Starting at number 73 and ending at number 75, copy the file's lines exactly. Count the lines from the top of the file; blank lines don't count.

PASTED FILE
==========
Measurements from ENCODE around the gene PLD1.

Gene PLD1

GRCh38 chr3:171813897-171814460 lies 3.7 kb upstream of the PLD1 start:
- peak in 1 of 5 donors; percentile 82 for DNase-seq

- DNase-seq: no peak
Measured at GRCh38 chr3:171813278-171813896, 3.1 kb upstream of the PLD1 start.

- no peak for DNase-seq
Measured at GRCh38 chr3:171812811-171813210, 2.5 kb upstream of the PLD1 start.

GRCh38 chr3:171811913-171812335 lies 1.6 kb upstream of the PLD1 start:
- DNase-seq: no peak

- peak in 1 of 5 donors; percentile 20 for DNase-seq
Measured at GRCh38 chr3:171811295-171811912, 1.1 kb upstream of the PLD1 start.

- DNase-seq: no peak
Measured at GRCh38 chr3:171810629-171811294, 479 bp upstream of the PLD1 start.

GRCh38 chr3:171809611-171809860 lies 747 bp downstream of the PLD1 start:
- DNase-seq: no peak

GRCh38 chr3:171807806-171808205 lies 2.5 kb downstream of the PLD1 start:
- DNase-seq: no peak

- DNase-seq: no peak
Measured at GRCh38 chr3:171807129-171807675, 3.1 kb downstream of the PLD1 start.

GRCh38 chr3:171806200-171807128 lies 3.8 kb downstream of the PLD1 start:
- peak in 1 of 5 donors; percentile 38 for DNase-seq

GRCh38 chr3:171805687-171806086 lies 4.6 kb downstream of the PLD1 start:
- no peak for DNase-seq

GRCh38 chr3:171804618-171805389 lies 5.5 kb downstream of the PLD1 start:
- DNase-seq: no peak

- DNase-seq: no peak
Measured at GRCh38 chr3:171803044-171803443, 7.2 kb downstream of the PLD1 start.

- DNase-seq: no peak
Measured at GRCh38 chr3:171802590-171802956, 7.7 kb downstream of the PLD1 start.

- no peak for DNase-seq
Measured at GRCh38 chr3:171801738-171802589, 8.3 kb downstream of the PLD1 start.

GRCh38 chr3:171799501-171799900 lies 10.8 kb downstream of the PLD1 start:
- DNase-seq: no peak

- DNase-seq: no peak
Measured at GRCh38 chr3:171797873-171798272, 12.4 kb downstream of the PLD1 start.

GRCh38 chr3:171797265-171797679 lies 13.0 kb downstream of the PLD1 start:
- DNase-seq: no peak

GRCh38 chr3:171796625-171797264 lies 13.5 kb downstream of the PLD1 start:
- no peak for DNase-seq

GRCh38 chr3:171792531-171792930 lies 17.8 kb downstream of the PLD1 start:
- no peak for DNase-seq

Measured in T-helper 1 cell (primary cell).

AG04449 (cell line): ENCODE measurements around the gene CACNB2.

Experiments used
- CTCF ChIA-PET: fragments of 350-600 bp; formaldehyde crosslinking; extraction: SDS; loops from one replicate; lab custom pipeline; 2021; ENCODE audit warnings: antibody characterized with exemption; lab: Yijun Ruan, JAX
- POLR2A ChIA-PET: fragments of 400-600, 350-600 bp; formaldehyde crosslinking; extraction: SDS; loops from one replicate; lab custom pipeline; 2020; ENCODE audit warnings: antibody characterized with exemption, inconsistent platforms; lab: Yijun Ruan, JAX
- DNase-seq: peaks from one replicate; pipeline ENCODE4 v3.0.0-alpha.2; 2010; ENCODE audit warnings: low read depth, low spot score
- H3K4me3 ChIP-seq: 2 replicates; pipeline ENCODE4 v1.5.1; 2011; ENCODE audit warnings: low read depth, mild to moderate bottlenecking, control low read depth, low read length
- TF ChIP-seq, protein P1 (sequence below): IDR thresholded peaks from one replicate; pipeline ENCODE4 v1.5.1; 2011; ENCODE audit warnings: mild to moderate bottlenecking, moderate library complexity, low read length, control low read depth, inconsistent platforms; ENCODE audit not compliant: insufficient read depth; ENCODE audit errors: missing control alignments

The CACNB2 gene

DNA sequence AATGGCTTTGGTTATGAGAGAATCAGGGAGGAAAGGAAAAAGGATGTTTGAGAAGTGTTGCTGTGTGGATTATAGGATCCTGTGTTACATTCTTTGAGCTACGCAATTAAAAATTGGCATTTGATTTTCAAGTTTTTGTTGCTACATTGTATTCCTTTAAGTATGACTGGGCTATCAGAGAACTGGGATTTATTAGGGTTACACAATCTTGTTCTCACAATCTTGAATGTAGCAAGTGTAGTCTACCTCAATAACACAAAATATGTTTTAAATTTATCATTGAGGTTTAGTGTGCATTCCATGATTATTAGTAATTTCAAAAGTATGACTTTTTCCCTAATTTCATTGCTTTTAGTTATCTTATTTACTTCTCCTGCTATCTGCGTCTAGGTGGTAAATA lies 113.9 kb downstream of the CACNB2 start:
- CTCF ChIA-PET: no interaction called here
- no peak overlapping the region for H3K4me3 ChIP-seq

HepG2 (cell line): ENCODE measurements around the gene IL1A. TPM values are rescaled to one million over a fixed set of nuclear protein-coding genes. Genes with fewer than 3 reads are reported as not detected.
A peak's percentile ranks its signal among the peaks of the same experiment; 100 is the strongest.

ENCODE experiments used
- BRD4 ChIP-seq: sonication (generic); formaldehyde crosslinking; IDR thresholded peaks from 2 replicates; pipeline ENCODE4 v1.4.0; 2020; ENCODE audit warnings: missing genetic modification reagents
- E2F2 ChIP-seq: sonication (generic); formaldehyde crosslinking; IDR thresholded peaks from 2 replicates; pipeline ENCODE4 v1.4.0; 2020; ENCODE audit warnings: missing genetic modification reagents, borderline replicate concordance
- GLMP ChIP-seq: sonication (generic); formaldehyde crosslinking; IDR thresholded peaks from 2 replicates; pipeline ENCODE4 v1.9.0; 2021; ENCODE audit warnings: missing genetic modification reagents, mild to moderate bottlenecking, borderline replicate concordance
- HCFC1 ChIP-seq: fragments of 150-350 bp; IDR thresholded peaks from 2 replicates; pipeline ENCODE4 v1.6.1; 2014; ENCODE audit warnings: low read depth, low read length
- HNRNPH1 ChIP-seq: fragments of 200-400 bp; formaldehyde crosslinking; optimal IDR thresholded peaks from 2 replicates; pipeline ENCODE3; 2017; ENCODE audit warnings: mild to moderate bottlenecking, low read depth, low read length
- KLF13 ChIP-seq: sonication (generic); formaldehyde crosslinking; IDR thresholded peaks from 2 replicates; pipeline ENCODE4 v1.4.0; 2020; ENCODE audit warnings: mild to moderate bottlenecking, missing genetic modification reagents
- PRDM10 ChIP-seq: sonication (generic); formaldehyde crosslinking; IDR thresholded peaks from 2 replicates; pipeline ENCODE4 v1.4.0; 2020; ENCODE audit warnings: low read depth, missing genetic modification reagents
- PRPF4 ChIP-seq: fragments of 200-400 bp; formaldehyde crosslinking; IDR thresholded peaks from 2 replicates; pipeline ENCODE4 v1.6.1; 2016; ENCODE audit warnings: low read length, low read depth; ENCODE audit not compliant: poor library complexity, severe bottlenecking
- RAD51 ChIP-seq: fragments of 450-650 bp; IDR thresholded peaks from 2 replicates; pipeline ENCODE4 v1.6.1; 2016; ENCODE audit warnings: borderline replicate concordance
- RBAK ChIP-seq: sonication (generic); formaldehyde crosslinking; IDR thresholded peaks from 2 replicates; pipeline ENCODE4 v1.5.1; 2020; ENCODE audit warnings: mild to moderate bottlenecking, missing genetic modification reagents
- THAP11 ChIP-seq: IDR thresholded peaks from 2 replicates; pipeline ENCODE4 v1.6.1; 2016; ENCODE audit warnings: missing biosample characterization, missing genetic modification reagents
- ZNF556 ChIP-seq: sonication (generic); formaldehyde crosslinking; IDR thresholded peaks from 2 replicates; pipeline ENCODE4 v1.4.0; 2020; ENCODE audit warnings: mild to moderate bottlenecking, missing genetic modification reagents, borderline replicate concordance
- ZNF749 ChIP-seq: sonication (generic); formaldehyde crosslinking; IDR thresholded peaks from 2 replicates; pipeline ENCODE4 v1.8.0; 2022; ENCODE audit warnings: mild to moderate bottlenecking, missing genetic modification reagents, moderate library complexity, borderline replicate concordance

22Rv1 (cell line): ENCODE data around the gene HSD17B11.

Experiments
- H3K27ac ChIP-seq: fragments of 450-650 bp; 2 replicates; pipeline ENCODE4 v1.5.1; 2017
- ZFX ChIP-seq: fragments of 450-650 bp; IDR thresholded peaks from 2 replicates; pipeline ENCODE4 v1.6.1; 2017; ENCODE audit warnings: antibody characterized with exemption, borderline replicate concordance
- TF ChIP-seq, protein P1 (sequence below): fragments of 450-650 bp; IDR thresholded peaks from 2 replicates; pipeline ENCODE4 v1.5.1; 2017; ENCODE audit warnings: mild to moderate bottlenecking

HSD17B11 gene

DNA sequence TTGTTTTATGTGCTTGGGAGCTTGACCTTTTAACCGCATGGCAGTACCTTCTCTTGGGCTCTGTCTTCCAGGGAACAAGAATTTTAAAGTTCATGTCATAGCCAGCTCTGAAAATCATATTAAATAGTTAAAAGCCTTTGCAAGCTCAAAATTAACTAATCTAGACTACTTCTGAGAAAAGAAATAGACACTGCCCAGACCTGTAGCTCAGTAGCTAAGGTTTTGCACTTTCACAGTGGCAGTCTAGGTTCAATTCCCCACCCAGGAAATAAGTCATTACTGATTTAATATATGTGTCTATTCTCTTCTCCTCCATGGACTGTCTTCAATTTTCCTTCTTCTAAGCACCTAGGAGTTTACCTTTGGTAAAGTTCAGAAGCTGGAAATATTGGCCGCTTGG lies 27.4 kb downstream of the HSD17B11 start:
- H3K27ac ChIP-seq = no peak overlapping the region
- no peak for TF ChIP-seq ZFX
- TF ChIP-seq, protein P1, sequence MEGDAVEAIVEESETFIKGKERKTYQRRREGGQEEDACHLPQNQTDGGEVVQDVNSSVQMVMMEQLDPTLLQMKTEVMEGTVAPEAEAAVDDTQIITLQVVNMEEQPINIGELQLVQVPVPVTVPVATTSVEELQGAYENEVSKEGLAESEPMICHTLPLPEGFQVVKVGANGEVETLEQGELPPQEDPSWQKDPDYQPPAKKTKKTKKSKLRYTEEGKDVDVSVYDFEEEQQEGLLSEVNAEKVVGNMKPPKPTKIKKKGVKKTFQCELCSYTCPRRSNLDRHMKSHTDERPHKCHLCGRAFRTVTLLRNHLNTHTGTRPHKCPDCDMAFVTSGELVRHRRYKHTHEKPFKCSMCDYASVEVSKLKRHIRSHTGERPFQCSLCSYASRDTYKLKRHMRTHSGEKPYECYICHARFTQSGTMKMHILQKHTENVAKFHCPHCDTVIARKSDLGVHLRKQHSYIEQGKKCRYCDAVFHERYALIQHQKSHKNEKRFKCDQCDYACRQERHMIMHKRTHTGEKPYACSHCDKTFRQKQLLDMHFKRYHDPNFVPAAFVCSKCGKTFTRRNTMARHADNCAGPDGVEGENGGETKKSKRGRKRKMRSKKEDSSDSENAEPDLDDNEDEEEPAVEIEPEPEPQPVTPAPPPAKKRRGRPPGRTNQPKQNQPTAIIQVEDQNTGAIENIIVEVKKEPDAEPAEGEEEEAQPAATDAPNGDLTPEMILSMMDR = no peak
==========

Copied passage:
- H3K27ac ChIP-seq: fragments of 450-650 bp; 2 replicates; pipeline ENCODE4 v1.5.1; 2017
- ZFX ChIP-seq: fragments of 450-650 bp; IDR thresholded peaks from 2 replicates; pipeline ENCODE4 v1.6.1; 2017; ENCODE audit warnings: antibody characterized with exemption, borderline replicate concordance
- TF ChIP-seq, protein P1 (sequence below): fragments of 450-650 bp; IDR thresholded peaks from 2 replicates; pipeline ENCODE4 v1.5.1; 2017; ENCODE audit warnings: mild to moderate bottlenecking